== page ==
The flipside of a God who chooses and keeps his elect is a God who chooses to damn the non-elect for no reason other than his pleasure — a vile departure from any notion of love. And because God chooses his elect willy nilly (i.e., according to his wise counsel), he’s not really saving us from ourselves as much as he is saving us from his capricious self.

Hence, most people, I discovered, hated Calvinism. It surprised me how much people hated Calvinism and the God revealed in Calvinism.

But this past year, I went through long periods of terror in the hands of an angry God. I felt like I couldn’t keep the faith; it was slipping away from me into agnosticism. I wanted so badly to stay Christian, but I wasn’t able to.

I felt damned.

And I knew from Calvinism that God was capable of saving the elect, that he would never leave me or forsake me, that the elect would persevere until the end. Since I wasn’t able to persevere until the end, since I was rapidly losing the faith, I was clearly the vessel he created for destruction.

No matter how much I railed at this ugly idea, that God damned his creation for his own glory, all I kept hearing was Paul heartlessly repeating, “But who are you, O man, to answer back to God?”

Once again, my humanness got in the way of my salvation. This time, there was no rescuer.


Ironically, it was this spiritual experience that leads me more than ever to rejoice in God’s sovereignty.

As I’ve stepped outside of the raging Arminian and Calvinist debate, I no longer see salvation in terms of God’s sovereignty pitted against human will. Ardent supporters of either theologies will insist that, as total sovereignty and total free will are opposites, I have to choose one or the other as the primary instigator of predestination.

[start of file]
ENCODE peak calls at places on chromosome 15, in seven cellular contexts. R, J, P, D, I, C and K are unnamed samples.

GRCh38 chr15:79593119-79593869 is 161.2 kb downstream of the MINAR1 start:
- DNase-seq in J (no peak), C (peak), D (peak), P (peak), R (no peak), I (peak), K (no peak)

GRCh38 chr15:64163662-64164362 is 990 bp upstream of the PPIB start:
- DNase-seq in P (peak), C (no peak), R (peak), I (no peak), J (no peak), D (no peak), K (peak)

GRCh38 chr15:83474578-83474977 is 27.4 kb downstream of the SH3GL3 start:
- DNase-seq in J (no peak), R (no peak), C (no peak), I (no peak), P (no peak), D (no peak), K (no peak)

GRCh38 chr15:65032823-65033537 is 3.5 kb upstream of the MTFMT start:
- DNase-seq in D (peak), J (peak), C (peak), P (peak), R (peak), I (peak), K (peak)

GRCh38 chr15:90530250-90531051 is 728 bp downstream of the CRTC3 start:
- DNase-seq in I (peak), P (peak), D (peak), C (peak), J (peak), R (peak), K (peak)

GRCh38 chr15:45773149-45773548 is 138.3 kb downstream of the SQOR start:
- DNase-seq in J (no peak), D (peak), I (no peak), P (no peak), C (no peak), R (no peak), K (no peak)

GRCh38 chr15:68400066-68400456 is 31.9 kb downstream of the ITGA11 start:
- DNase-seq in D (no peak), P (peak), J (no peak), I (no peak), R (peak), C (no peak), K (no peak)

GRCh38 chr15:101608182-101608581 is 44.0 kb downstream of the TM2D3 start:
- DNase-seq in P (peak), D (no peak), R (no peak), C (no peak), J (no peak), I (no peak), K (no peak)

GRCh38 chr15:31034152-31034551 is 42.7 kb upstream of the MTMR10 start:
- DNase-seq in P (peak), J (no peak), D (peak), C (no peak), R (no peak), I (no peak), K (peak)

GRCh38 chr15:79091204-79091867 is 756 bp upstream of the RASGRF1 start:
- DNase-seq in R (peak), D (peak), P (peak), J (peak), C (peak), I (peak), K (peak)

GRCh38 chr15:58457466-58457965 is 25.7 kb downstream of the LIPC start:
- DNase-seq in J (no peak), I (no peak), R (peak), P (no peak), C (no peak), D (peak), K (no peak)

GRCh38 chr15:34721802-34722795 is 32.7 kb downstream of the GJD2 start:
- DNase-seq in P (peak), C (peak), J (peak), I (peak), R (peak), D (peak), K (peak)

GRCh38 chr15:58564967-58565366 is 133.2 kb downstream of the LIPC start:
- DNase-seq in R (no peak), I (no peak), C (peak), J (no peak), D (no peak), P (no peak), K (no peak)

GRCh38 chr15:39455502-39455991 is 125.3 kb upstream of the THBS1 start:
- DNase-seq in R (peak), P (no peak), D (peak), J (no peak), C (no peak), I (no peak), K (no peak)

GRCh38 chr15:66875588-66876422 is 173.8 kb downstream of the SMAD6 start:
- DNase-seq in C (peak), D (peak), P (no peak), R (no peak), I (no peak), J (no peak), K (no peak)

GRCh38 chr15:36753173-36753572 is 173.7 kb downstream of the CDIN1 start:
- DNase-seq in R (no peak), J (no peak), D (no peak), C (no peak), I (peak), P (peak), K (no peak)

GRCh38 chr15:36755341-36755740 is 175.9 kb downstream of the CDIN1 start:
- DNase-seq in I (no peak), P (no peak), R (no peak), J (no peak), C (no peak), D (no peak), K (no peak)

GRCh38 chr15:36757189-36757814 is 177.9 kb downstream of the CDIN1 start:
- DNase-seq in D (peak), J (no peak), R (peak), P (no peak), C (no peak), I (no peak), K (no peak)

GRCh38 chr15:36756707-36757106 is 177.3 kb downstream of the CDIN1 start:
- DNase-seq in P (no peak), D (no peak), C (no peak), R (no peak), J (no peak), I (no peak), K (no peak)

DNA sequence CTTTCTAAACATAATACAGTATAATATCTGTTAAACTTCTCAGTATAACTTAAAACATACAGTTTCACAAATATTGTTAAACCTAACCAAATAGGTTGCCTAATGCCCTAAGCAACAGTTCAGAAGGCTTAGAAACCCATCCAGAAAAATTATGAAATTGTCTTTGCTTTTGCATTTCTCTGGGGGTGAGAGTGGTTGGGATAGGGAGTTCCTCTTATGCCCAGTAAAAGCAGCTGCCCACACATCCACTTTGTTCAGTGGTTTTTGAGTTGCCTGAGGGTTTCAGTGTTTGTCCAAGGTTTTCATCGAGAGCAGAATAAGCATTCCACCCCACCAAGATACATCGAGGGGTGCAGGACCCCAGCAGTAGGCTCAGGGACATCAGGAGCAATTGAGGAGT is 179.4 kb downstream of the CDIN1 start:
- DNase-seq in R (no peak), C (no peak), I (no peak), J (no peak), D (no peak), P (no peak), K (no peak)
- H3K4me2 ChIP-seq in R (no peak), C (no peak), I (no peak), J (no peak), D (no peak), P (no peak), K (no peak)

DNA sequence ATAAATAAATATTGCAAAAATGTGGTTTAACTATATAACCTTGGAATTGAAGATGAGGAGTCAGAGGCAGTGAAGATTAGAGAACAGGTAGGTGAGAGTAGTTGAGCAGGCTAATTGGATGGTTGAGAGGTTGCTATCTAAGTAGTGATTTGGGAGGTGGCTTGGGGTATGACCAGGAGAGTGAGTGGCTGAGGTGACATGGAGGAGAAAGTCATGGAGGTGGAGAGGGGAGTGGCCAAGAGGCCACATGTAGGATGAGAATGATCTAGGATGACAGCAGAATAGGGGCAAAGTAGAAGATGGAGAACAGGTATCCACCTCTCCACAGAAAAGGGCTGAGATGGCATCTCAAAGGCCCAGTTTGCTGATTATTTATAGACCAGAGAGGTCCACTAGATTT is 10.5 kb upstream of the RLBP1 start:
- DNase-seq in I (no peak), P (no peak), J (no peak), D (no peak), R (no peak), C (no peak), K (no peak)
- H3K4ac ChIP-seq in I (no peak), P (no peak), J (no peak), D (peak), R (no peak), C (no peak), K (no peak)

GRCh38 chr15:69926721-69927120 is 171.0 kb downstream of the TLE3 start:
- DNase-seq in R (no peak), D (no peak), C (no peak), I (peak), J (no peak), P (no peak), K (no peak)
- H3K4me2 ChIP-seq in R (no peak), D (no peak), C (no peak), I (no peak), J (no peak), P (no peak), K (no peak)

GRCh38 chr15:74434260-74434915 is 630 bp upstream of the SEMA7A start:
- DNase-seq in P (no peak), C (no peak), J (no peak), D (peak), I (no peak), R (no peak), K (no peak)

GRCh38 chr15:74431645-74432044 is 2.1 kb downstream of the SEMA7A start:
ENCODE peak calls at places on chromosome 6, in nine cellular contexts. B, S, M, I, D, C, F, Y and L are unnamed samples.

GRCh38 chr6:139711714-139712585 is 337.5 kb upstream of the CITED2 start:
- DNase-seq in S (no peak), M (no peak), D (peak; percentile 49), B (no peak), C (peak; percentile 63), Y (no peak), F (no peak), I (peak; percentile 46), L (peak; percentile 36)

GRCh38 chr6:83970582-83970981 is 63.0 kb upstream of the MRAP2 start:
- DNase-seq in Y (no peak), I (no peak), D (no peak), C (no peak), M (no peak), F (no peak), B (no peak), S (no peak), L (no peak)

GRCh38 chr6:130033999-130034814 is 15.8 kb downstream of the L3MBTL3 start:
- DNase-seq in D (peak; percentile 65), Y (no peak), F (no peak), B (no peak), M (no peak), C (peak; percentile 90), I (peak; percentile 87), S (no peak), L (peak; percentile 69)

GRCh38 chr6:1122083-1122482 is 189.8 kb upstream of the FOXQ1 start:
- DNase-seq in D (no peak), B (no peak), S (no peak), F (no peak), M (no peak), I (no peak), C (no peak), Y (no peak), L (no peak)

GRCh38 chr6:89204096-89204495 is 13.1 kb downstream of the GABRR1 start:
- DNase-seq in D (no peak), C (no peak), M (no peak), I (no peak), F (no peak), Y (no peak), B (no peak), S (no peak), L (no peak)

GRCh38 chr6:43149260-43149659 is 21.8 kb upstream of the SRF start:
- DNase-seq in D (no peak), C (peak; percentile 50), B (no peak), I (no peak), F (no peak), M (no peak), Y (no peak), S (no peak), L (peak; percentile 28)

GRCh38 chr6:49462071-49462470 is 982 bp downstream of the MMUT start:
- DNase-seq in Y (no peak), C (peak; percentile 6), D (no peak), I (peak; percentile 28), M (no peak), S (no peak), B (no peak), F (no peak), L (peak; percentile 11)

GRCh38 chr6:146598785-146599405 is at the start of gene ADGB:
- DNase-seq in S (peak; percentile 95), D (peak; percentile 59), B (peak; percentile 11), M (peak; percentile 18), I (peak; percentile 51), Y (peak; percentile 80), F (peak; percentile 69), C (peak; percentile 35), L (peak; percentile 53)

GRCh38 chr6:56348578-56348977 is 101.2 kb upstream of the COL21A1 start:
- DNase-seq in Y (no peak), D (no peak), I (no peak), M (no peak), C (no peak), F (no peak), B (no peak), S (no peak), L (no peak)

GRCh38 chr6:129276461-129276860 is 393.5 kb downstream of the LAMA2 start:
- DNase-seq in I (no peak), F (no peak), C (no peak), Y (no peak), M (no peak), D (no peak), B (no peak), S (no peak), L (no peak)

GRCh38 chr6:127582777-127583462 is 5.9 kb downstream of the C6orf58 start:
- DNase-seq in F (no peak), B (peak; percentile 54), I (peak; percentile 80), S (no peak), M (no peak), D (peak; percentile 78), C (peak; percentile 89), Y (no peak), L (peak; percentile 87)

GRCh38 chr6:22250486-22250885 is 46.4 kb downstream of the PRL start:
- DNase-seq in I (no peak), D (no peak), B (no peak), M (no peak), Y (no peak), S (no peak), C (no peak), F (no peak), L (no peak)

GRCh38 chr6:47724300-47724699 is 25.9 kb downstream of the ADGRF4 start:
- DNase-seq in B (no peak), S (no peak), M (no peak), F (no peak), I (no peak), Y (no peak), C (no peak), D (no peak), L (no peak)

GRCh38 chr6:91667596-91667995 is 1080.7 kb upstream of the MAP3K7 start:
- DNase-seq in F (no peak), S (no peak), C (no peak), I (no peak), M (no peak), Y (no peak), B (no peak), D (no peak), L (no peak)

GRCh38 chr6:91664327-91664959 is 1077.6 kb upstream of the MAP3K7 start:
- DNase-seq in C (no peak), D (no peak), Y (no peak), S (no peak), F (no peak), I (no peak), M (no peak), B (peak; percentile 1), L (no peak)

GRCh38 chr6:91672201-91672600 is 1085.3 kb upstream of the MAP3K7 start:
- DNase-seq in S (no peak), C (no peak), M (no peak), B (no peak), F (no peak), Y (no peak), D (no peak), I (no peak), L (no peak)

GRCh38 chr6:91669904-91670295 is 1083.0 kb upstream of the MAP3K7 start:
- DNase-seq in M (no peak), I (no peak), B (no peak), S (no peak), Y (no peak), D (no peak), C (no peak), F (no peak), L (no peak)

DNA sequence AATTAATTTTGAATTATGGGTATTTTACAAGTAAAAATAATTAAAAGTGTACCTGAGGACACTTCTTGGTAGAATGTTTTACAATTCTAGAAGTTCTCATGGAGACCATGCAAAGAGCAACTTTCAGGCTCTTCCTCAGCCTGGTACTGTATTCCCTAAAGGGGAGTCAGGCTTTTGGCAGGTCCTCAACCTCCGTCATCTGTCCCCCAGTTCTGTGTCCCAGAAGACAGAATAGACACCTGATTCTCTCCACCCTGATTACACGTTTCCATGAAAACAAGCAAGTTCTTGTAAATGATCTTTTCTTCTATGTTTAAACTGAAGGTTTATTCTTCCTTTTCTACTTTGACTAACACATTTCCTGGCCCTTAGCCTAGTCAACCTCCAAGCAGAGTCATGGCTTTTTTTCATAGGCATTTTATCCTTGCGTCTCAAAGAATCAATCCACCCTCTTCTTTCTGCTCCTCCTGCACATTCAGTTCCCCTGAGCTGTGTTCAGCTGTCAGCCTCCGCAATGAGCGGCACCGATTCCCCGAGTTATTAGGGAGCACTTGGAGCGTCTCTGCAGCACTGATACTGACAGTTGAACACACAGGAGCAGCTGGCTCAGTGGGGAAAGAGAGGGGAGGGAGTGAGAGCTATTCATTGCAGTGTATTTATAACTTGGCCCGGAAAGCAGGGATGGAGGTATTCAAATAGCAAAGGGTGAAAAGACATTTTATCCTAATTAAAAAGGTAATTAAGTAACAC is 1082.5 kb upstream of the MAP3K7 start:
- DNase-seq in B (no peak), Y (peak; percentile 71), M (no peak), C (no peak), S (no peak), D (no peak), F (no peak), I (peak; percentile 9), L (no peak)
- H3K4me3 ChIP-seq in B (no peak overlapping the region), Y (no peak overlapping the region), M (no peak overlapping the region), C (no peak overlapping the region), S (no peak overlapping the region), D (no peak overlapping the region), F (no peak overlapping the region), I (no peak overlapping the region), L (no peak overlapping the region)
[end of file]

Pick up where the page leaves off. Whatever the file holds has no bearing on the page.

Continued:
But I don’t see them as opposites. I see them as paradoxes. What we’re dealing with here is not a logical thing, but a spiritual, experiential thing with too many facets for a systematic theology. And as such, I’ve gained more clarity about the issue from abandoning the labels and the debates and the attempts to stitch together my favorite clobber verses. I’ve paid more attention to the metaphor and the mystery of God’s love as experienced through human love — particularly through parental love.

The more I interact with children through gentle parenting/teaching methods, the more I understand how it’s possible for God to be sovereign — for God to have his way — and for God to respect, honor, and allow our free choices in a way that doesn’t ultimately harm us.

In gentle parenting, when a child throws a tantrum, the parent doesn’t leave the room, close the door, and let the child deal with the negative behavior he chose (the equivalent of the worst of Arminianism, in my mind). Nor does the parent bark orders, punish, or demand that “you better do what I say — or else!” (the equivalent of the worst of Calvinism, in my mind).

The gentle parent knows that her child is acting out of legitimate discomfort and ignorance about how to handle that discomfort — hunger, sleepiness, disappointment, embarrassment, pain.

Knowing this, she sits with her child until the tantrum ends. If the child lunges at her, she gently blocks the child’s hand and says, “I understand you’re angry, but I won’t let you hit me.” If the child starts running around the room and throwing things, she stays within reach to make sure the child doesn’t harm himself. If he can’t keep himself or others safe, sometimes she enfolds him in her arms gently and firmly, empathizing and repeating that she will not let him hurt himself or others.

She will not be moved by the worst of his moments. She will not punish, threaten, or coerce her child into doing what she wants. She is always near, always ready to jump up and protect, jump up and rescue, until her love is so evident and so unavoidable and so relentless that her child collapses into her arms.